Mahoney said: I do not envy the coach and general manager tasked with building around so strange a player as Jefferson. He’s one of the better high-usage post scorers around, but inefficient enough in that capacity to hold his team back if given too many touches.
There is a major tier break in the rankings here. While he’s still 28, Jefferson is about as one-sided of a player as you can get. He can rebound the basketball and can score in the post, but you’re asking for major trouble if you have to rely on him in terms of actual defense.
With the Mavs already having moderate issues with Nowitzki’s defense, adding another defensive liability is not what the doctor should order. The roster would need to outscore teams 115-109 on a nightly basis to really build momentum. That’s a tough task and definitely not a winning one if you have championship aspirations.
4. Zaza Pachulia
The veteran big man saw his role reduced in Atlanta as they decided they wanted to go with a smaller look and had Al Horford slide up to center. Rebounding has been an issue for the Mavs and Pachulia could actually be an upgrade for them as he averaged 10.7 rebounds per 36 minutes.
In what could be a good or bad thing, Pachulia missed the final month-plus of the season, as well as the Hawks’ first-round loss to the Pacers, with a right Achilles injury. The recovery time was slated to be sixth months. He is expected to be ready for training camp. The good news with that is that might actually bring his price down. The bad news is that Achilles injuries of any kind are hard to bounce back from.
5. Timofey Mozgov
Both represent players who would be true stopgaps at the center position. Pachulia, 29, saw his season cut short due to an Achilles injury. Zaza scored 5.9 points with 6.5 points in 21.8 minutes per game this season for the Hawks. He is expected to make a full recovery and be ready in time for training camp. While he’s not a starter you can really rely on, it’s about the best you can do once you head near the bottom of the depth chart in this category. Based on the injury, he should come at a bargain price.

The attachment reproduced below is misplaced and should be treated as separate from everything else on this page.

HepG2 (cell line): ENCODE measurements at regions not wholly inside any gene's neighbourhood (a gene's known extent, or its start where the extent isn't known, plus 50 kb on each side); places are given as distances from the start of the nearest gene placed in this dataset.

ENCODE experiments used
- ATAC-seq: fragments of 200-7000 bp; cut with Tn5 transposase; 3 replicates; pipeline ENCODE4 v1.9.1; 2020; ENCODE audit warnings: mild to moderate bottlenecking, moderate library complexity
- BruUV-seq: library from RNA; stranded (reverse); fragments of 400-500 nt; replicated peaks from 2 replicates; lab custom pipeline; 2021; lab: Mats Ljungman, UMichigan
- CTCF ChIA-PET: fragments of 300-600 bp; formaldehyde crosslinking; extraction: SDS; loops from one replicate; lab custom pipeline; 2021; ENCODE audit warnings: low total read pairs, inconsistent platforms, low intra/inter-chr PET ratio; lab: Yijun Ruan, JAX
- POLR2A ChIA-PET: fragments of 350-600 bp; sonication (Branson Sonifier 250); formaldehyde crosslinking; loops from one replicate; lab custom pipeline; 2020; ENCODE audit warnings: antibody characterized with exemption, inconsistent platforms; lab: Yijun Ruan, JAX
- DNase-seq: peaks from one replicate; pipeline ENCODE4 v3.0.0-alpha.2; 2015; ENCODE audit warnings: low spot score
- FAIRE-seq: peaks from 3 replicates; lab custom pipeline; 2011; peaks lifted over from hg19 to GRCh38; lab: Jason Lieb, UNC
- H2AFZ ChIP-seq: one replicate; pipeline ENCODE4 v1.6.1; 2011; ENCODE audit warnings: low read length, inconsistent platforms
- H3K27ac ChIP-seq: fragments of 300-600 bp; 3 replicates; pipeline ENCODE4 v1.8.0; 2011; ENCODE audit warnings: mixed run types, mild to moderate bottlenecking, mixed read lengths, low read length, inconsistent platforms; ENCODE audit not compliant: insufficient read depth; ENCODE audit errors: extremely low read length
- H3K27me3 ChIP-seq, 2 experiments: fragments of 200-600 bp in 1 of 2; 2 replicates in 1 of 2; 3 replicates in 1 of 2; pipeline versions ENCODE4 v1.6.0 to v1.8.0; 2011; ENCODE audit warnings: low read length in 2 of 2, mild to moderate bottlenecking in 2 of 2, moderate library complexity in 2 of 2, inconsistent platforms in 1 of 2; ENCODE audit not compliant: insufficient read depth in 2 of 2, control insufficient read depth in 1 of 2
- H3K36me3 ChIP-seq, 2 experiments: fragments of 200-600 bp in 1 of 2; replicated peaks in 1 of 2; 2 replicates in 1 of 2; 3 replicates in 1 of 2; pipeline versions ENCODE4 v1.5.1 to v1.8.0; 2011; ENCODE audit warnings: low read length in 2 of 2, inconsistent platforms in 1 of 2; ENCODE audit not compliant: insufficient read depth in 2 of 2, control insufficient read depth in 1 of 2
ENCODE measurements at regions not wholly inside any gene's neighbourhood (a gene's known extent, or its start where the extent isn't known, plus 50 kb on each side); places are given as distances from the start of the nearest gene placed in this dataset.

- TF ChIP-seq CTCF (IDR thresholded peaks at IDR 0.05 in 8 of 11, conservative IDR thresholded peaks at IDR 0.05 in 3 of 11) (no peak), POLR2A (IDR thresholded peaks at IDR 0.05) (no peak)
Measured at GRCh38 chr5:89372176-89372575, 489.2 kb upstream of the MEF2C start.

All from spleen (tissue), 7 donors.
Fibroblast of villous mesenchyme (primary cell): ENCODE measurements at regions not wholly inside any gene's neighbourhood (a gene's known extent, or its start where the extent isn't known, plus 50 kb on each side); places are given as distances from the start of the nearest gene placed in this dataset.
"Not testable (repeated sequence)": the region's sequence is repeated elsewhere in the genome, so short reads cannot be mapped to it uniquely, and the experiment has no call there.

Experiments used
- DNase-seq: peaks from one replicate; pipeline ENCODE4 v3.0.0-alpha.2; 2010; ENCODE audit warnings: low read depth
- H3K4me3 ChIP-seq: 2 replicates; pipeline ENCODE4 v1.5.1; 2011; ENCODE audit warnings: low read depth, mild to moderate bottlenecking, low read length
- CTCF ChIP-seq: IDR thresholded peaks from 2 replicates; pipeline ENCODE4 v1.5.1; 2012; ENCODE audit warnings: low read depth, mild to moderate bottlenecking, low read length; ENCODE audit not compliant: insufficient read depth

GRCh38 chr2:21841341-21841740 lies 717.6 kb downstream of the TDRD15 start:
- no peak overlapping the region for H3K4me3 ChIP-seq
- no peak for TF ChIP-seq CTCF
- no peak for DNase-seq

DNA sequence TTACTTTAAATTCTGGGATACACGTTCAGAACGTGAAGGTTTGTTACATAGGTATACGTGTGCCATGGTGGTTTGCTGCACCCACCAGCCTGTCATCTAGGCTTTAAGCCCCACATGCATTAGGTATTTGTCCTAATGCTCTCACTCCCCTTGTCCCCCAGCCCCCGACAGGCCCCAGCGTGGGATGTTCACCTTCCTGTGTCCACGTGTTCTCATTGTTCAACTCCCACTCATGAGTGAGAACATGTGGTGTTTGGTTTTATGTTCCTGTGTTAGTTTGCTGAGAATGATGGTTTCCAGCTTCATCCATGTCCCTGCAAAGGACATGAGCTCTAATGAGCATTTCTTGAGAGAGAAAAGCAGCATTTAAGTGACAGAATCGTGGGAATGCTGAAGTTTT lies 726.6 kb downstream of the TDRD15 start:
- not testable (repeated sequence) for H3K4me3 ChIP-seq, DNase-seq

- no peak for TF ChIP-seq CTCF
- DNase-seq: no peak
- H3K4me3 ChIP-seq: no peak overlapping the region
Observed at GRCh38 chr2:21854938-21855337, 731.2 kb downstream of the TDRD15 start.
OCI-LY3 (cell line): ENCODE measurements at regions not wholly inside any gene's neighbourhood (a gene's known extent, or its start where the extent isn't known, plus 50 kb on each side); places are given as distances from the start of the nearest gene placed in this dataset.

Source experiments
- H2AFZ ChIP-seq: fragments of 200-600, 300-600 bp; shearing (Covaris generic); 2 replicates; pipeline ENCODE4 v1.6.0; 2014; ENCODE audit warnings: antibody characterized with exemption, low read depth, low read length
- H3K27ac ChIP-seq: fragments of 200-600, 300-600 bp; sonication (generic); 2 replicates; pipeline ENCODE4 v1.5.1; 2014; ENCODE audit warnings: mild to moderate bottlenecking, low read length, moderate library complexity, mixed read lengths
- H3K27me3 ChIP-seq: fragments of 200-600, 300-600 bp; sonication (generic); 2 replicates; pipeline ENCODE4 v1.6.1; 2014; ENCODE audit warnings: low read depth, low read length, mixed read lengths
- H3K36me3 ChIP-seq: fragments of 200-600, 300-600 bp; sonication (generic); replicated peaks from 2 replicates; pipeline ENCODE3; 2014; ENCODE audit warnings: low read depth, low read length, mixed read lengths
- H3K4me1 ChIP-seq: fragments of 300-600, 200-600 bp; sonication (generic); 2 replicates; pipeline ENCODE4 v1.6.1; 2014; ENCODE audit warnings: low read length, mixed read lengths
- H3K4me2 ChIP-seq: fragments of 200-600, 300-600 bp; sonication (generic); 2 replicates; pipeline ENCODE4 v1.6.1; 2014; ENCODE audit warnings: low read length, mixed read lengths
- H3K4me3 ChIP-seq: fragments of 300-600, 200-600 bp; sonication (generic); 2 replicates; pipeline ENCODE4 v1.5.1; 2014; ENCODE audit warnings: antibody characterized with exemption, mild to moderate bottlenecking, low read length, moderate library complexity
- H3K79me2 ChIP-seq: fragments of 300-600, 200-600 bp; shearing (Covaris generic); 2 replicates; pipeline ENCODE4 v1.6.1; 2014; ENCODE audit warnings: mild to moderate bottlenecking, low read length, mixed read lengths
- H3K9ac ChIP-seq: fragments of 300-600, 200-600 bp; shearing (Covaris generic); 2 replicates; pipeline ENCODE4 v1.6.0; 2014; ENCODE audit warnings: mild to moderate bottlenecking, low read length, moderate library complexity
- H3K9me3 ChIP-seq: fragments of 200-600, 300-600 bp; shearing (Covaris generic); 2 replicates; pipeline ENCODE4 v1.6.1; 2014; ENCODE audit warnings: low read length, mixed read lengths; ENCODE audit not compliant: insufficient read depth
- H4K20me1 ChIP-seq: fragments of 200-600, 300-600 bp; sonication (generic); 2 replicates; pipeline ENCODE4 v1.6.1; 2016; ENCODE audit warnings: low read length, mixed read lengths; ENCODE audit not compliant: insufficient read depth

Mozgov, 26, was a fixture at the end of the bench for the Denver Nuggets. He only averaged 2.6 points and 2.6 rebounds in 8.9 minutes per game for the Nuggets. Also, he only played in 41 games. The question becomes did Mozgov have way too many people ahead of him in Denver to really have a chance to show what he could do, or was he at the back of the bench because he was a 7’1” stiff?
Note on Andrew Bynum:
Mahoney said: Some team is guaranteed to take a chance on the 25-year-old Bynum, even after he spent the better part of the last year racking up knee surgeries and making questionable decisions at every turn. Such is the value of Bynum’s uncommon package of size and talent.
Bynum’s injury history make the respective injury histories of Tyson Chandler and Chris Kaman blush. At this stage in Dirk Nowitzki’s career, Bynum and his questionable knees present too big of a risk. He also somewhat spits in the face of what the Mavs look for in players in terms of character and approach to the game. To me, it simply doesn’t seem like he cares.
It was noted during the season that he was seen bowling and that possibly added aggravation to his already ailing knees. Bowling while dealing with injured knees and not having the ability to even touch the practice court. Seriously? I’m not saying he needs to be put in bubble wrap and not do anything while he’s rehabilitating, but this is absurd.
The Lakers don’t lose on trades. Whether it was Lamar Odom or Andrew Bynum, they discard what they don’t want before the expiration date. Philadelphia learned this the hard way this past season. Dallas does not need to make this mistake.
The center position is very thin if the Mavs end up passing on restricted free agents. The trade market will likely still be a strong avenue for them to pursue if they want to go for a big man. Names like Marcin Gortat, DeMarcus Cousins and Omer Asik could hit the trade block.
Again, this could all rapidly change if Dwight Howard decides to sign with Dallas. If I were to put a percentage on the likelihood of that happening, I would say it’s roughly 30 percent.
Free agency is approaching. Let’s see what happens.